So while I understand that there is some dispute about the particular facts involving Michael Brown’s case, I’m not as willing to reflexively believe the police side of the story as many seem to be. I begin with the assumption that humans are fallen people and that everyone is equally capable of lying, both police and private citizens. And when there are two conflicting narratives and it is obvious that one of them is being told by a liar (or at least, someone who is very mistaken in their perception), my first instinct is to ask who has to gain the most by lying – the cop who faces a murder sentence for shooting an unarmed kid or the bystanders who gain nothing from a personal standpoint by lying? (As an aside the most salient fact offered in defense of the unnamed cop in question seems like a red herring to me – even if we grant that Michael Brown attempted to grab the cop’s gun which led to his first, non-fatal gunshot wound, the gunshot wound that killed him was unquestionably not fired during the course of those events, but later after Brown had disengaged. Attempting to grab a cop’s gun is definitely ill advised and a good way to get yourself shot; however, even if we grant that it happened, that doesn’t mean that if you fail and run away, the cop gets to follow you and keep shooting you. But I digress.)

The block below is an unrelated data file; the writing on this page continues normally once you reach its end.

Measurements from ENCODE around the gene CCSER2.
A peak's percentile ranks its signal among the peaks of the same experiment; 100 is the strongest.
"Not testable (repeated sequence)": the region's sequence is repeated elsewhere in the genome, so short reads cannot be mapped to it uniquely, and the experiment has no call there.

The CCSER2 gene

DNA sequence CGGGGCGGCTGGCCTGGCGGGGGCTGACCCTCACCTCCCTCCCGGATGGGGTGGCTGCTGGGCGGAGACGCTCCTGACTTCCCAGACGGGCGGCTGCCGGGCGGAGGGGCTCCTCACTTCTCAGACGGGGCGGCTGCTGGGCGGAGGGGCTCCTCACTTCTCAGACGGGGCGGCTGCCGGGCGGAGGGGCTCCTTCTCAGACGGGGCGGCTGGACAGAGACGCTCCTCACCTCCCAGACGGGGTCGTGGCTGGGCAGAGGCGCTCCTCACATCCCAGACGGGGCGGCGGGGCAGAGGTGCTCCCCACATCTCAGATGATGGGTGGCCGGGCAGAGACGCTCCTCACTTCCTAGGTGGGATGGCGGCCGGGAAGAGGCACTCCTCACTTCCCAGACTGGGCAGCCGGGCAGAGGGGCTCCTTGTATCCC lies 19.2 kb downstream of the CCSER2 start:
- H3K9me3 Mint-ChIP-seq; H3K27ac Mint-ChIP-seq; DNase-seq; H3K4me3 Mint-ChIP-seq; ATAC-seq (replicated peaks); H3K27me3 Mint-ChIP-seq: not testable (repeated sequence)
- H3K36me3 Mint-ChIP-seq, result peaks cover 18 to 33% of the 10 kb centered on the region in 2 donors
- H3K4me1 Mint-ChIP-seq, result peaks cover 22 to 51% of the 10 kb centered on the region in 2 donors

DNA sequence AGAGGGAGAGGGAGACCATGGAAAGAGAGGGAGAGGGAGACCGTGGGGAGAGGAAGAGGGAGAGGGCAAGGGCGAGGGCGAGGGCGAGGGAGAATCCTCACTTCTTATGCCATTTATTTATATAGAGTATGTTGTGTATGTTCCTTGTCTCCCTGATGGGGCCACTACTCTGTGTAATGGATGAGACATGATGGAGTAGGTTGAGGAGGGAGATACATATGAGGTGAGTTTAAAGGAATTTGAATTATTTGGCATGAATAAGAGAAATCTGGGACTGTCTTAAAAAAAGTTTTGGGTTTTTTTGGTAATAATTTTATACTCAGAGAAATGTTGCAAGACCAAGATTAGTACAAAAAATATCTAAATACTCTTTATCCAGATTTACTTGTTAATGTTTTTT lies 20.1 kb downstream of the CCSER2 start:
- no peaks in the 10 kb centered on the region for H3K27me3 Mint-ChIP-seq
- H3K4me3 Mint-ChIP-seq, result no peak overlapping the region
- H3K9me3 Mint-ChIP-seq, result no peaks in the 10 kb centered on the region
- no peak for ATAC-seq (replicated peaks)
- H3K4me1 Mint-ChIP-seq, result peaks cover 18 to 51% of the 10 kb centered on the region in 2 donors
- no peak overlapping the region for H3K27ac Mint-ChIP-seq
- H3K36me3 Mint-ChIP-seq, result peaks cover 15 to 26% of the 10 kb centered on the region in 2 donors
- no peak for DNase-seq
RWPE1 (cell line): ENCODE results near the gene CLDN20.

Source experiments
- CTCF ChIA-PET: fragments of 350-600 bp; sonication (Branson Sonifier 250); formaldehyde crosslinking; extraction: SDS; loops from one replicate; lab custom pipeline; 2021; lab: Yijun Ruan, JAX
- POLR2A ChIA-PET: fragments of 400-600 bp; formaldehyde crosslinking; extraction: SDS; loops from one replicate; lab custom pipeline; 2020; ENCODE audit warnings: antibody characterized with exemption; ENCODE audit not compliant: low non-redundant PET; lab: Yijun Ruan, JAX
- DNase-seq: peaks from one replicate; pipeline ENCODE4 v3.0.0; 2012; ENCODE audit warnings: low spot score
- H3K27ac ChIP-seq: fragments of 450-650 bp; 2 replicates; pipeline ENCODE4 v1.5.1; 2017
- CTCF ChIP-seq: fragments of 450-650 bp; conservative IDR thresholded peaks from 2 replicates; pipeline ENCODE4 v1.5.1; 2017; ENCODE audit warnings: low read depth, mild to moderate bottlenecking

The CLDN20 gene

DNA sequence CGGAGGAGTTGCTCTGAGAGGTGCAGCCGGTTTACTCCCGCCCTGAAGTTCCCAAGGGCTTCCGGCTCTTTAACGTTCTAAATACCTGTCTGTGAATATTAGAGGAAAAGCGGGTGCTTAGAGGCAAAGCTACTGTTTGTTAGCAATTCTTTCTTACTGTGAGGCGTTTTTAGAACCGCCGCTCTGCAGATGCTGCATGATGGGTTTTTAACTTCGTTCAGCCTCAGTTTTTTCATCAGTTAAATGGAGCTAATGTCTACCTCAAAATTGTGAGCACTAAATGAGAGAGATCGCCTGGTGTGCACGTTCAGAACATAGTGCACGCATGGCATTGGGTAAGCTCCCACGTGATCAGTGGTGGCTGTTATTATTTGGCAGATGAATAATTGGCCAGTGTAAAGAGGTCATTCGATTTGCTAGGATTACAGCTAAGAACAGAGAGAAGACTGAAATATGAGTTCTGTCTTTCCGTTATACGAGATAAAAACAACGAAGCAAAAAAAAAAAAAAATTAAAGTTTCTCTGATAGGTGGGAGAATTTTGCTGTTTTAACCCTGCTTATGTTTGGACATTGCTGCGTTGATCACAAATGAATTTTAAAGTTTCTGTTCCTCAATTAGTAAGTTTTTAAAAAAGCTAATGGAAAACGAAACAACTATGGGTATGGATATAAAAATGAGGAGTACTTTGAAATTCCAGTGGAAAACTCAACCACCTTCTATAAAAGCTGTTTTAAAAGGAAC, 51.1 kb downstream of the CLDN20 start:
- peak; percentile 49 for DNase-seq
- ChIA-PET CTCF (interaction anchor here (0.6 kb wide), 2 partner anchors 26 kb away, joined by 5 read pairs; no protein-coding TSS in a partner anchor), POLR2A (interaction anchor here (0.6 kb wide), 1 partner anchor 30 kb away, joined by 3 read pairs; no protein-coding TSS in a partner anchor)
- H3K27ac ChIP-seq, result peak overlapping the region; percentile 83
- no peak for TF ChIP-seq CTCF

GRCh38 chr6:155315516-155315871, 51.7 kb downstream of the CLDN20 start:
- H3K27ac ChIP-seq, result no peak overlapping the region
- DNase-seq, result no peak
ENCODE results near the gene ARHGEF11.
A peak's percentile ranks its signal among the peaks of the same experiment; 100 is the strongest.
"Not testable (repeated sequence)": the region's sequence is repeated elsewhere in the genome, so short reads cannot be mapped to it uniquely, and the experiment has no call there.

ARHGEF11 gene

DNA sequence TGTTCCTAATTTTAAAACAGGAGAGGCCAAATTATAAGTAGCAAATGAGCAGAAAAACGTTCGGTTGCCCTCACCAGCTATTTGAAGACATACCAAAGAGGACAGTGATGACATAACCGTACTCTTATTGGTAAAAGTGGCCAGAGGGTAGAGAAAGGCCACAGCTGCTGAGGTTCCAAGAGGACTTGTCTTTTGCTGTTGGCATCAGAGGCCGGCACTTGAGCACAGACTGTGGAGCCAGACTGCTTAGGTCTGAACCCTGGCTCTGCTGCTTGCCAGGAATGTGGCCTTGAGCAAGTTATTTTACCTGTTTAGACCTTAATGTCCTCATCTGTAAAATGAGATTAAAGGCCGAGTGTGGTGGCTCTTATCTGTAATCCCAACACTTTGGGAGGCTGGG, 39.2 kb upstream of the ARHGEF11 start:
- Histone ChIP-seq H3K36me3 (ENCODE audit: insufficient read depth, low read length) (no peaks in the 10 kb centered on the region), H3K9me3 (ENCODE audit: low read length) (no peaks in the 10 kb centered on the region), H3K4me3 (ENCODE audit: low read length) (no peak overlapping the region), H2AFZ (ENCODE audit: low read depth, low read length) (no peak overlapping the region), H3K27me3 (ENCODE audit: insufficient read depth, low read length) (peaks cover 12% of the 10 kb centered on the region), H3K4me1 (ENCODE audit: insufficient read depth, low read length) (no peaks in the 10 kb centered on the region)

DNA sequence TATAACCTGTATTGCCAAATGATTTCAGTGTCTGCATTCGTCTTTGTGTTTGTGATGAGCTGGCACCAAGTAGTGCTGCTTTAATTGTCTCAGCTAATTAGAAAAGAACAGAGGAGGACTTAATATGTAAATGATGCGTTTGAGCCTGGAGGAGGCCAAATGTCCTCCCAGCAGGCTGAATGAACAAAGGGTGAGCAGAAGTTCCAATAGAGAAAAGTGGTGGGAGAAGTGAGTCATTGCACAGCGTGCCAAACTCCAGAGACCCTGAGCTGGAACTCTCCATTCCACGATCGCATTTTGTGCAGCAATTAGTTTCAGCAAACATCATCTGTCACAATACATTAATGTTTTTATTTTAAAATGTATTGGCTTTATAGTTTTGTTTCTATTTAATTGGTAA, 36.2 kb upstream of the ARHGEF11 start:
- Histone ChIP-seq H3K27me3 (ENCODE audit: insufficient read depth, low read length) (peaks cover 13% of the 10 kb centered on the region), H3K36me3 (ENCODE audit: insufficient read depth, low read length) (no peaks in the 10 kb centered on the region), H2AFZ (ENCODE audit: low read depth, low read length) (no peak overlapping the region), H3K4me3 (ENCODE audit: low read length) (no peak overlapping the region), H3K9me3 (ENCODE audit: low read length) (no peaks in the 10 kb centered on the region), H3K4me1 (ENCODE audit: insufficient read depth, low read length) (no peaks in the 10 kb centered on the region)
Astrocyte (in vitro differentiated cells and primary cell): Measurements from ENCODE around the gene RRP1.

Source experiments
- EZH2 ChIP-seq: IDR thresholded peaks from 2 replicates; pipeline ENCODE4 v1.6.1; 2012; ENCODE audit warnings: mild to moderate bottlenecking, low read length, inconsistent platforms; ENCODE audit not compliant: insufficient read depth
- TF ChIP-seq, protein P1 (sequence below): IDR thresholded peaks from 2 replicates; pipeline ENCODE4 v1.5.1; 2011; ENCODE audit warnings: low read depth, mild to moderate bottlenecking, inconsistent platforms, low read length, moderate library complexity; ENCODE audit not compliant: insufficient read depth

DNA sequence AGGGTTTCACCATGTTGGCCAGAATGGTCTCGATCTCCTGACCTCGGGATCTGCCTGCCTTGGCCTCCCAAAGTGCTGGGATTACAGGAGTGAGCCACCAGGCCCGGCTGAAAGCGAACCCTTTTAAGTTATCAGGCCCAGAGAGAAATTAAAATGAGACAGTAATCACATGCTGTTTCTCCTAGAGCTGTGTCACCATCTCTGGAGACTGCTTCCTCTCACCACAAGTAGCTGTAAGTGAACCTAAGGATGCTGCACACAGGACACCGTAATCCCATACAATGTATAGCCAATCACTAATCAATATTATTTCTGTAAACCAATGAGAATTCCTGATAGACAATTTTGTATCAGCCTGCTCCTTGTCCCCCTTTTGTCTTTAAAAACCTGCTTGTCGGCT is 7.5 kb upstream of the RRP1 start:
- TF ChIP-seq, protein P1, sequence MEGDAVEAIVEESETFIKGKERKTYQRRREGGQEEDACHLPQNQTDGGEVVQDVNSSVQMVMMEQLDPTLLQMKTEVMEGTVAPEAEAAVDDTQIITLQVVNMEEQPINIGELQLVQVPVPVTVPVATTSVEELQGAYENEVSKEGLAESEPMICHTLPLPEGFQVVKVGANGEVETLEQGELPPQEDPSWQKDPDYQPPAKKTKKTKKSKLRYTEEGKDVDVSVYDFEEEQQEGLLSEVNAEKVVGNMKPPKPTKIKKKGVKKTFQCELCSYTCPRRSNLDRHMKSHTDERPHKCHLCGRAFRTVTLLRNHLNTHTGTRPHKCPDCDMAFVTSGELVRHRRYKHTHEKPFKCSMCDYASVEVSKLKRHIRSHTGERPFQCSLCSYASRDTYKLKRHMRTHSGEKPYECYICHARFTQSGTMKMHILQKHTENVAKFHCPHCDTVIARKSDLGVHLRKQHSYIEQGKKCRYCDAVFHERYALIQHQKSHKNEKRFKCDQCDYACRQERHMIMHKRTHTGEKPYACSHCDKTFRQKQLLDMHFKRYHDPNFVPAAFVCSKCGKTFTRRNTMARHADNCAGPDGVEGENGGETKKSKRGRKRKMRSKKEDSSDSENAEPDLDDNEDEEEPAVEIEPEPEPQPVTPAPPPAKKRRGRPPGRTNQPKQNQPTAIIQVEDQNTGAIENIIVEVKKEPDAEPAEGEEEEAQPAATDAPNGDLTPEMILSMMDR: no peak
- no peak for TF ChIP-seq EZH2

So maybe we begin with the perspective that maybe the private citizens who are eyewitnesses are just as likely to be telling the truth as the police, or even more so in this case. And maybe we try to imagine for a minute what it’s like to be a law abiding citizen who is the target of regular police harassment. I can tell you that it’s humiliating and infuriating from personal experience and I guarantee that my personal experience was pretty mild by comparison to some people’s. Am I saying that I think black people get extra scrutiny from cops? Yes I am. And in my case, where I can basically make myself invisible to cops by wearing shirts and ties and not dying my hair ridiculous colors or wearing baggy jeans, people like Michael Brown can never escape it.